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Someone I know works closely with a Jewish businessman. One day, the two had an honest conversation, in which the Jewish man asked, “Do you know what my Jewish friends call the black community?”
My friend said, “No, what do they call us?”
He replied, “We call you liquid money. The same way that water falls out of a man’s hands, money typically seeps out of a black person’s hands the same way. Your community gets money and immediately gives it all away to people who aren’t black. We see that as a huge business opportunity.”
He then used the example of many black people on payday or when we get our tax refunds. He noted how we’ll go to an Indian business to cash the check, an Asian hair salon, a corner store owned by Arabs and a department store owned by whites. He explained how, when it’s all said and done, these other business people are waiting like hungry animals to eat our bank accounts as if we are the prey.
This is not an attack on Jewish people, but a lesson on how ignorant we look when we keep giving all of our money away. Part of the New Paradigm Construct is to help all of us understand the importance of finding ways to keep money in our own communities, the same way you plant a seed from a piece of fruit in order to grow more fruit in your garden. If you’re always waiting for someone else to feed you, you are typically an inch or two away from starvation.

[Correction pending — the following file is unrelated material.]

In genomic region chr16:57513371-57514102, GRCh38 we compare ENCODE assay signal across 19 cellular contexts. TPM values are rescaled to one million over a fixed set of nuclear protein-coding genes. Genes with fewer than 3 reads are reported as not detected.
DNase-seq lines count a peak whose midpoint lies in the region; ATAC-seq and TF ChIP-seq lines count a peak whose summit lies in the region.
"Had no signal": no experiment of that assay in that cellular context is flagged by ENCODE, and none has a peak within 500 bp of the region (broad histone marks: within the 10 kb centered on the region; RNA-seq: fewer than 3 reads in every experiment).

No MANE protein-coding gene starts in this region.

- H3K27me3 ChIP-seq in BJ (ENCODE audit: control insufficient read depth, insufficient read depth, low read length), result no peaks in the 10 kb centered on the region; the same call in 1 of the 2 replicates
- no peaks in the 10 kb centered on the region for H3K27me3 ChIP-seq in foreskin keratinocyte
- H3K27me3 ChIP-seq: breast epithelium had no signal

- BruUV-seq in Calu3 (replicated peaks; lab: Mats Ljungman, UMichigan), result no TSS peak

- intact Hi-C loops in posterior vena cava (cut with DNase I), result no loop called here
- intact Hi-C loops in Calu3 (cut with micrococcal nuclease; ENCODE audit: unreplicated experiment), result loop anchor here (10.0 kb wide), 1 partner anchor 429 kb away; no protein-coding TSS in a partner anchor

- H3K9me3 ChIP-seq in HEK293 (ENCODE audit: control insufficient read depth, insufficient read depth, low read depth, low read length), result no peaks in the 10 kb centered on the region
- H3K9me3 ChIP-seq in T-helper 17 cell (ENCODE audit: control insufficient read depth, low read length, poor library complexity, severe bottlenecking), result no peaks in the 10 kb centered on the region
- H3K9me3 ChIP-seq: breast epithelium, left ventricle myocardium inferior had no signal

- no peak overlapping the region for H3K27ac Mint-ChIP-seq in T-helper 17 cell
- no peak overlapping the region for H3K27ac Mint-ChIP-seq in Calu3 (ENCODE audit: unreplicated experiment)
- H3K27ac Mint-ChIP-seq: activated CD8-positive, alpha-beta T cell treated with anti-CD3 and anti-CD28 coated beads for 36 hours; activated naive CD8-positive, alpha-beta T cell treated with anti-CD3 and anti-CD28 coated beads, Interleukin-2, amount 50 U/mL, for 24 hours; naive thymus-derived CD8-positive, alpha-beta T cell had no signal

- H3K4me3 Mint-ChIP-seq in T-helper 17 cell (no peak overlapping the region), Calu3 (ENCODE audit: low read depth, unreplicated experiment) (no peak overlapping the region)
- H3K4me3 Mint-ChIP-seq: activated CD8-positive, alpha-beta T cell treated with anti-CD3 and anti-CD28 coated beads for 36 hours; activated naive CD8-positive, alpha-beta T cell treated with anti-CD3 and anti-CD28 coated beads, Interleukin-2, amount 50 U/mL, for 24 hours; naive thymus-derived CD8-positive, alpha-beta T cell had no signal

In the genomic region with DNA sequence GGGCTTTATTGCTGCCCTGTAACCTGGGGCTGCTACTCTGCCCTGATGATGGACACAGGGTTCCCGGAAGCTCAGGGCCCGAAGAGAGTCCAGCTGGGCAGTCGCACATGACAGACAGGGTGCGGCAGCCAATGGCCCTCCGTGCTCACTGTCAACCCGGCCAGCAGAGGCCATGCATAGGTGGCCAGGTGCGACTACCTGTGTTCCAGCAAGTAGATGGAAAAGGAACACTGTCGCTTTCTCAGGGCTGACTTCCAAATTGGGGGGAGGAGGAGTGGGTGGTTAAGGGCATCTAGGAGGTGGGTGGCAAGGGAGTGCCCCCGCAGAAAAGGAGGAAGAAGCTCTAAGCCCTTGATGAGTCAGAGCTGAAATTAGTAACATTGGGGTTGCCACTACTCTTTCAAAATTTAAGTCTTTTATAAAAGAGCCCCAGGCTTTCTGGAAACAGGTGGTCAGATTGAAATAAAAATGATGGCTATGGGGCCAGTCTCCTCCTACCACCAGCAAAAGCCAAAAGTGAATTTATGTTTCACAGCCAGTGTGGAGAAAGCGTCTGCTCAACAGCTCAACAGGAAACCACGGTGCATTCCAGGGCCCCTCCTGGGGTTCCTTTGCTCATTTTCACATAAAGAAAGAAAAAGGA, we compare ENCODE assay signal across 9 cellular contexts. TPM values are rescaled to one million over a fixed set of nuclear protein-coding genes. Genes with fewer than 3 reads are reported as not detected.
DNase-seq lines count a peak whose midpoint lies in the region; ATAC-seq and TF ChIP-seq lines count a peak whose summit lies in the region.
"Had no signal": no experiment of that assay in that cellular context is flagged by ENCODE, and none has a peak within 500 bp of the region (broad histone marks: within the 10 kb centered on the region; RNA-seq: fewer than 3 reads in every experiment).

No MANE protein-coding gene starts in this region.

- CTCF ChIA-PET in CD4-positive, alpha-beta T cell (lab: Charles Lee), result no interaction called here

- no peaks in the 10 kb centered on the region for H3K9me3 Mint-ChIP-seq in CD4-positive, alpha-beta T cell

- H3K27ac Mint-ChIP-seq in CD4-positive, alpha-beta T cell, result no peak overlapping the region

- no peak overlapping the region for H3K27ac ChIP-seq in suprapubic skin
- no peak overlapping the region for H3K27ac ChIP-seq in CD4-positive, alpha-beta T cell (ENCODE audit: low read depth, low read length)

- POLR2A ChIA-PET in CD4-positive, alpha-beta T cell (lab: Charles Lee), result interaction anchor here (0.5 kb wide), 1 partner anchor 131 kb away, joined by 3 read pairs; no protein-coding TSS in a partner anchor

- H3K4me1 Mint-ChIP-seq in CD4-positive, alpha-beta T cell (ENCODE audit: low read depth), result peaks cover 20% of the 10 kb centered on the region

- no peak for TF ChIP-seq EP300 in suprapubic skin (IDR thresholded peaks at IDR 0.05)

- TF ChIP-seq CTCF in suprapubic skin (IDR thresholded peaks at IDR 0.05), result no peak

It’s something to think about.
Here’s the lesson:
1) In America (we guess this applies globally – ED) you have no almost no power if you don’t own something. There is no pride in a platform on which you sit if it can be taken away from you on a second’s notice. You have been seduced into believing that you have real power, when the truth is that you do not.
2) If we never learn the value of supporting of black-owned businesses, we are always going to be disappointed. We are going to have the highest unemployment rates, the lowest wealth levels and the greatest degrees of frustration. When I had a three hour personal conversation with Min. Louis Farrakhan (followed by a nine-hour closed economic summit a month later), one point that he made (which I agree with entirely) is that black people can learn a great deal from watching how the Jewish community handles it’s wealth. In order for us to grow as a people, we must realize this important fact: Our money is our power and we cannot give it all away.